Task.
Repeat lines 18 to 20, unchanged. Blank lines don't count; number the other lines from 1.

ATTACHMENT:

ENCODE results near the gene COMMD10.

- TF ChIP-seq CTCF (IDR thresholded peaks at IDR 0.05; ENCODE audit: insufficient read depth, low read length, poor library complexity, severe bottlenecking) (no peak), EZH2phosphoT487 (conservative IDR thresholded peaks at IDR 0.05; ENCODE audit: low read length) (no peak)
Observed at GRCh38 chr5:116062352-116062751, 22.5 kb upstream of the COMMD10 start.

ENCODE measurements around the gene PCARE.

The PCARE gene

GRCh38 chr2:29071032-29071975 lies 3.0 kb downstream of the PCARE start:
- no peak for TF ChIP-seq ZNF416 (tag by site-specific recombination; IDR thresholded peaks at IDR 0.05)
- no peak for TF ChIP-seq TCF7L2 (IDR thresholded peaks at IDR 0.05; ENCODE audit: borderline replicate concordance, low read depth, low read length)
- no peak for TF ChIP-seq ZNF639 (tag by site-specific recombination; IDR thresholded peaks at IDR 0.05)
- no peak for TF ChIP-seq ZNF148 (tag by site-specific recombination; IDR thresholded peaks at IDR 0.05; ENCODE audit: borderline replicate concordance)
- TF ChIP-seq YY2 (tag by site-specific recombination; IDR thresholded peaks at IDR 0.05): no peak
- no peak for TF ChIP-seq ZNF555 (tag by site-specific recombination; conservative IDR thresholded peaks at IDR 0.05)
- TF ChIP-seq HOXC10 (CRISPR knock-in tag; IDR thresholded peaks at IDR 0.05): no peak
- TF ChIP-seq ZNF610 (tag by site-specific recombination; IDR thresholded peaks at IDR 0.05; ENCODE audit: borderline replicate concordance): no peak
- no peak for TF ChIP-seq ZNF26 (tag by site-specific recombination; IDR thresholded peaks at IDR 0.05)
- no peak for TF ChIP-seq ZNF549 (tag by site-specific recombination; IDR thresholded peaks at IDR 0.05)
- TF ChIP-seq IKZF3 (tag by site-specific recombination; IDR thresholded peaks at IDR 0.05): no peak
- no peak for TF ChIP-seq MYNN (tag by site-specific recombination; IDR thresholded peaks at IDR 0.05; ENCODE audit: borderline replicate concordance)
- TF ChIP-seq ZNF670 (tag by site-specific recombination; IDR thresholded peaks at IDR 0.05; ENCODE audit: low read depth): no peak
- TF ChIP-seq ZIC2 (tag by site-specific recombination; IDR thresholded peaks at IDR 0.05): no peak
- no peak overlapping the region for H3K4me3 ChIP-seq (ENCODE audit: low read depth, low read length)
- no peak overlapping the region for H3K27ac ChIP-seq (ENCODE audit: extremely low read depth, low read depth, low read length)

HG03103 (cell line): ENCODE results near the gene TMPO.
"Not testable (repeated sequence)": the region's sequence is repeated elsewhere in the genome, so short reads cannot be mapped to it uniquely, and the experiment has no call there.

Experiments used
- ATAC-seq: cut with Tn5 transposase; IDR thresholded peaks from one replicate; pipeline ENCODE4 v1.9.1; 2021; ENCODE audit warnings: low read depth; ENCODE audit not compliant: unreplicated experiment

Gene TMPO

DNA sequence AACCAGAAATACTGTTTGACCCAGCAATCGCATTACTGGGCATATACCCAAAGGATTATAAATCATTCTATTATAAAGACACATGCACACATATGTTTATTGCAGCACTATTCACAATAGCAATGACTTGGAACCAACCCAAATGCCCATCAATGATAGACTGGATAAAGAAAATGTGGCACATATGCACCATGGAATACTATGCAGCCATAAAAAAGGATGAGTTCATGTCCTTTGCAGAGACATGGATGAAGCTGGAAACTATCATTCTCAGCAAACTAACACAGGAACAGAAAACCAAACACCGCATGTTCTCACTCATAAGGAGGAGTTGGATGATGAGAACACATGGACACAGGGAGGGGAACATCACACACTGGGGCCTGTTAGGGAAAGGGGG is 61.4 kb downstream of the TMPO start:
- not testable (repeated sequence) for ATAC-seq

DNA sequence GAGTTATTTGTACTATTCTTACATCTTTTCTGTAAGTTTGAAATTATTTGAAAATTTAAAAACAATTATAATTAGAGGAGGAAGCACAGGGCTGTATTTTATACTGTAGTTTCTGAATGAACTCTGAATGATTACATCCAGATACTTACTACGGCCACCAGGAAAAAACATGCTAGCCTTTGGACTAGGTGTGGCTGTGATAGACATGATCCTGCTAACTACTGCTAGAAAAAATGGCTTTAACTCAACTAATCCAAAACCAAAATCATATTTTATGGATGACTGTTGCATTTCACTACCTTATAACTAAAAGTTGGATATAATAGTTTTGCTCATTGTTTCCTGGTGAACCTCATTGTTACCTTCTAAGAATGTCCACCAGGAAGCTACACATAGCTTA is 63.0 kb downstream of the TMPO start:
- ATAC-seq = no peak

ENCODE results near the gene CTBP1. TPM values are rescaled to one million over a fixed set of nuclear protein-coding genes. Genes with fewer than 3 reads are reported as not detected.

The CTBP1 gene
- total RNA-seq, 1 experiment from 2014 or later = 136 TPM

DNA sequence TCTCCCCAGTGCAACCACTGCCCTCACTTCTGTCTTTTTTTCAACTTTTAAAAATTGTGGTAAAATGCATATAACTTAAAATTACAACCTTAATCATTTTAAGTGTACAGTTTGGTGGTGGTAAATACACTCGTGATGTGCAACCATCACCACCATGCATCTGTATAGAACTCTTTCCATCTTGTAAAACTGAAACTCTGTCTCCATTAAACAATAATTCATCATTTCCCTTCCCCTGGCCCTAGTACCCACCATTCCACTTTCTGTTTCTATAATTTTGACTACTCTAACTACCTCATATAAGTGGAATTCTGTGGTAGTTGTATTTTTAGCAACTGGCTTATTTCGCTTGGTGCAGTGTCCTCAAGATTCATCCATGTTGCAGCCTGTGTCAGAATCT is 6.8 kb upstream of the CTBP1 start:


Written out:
- no peak for TF ChIP-seq MYNN (tag by site-specific recombination; IDR thresholded peaks at IDR 0.05; ENCODE audit: borderline replicate concordance)
- TF ChIP-seq ZNF670 (tag by site-specific recombination; IDR thresholded peaks at IDR 0.05; ENCODE audit: low read depth): no peak
- TF ChIP-seq ZIC2 (tag by site-specific recombination; IDR thresholded peaks at IDR 0.05): no peak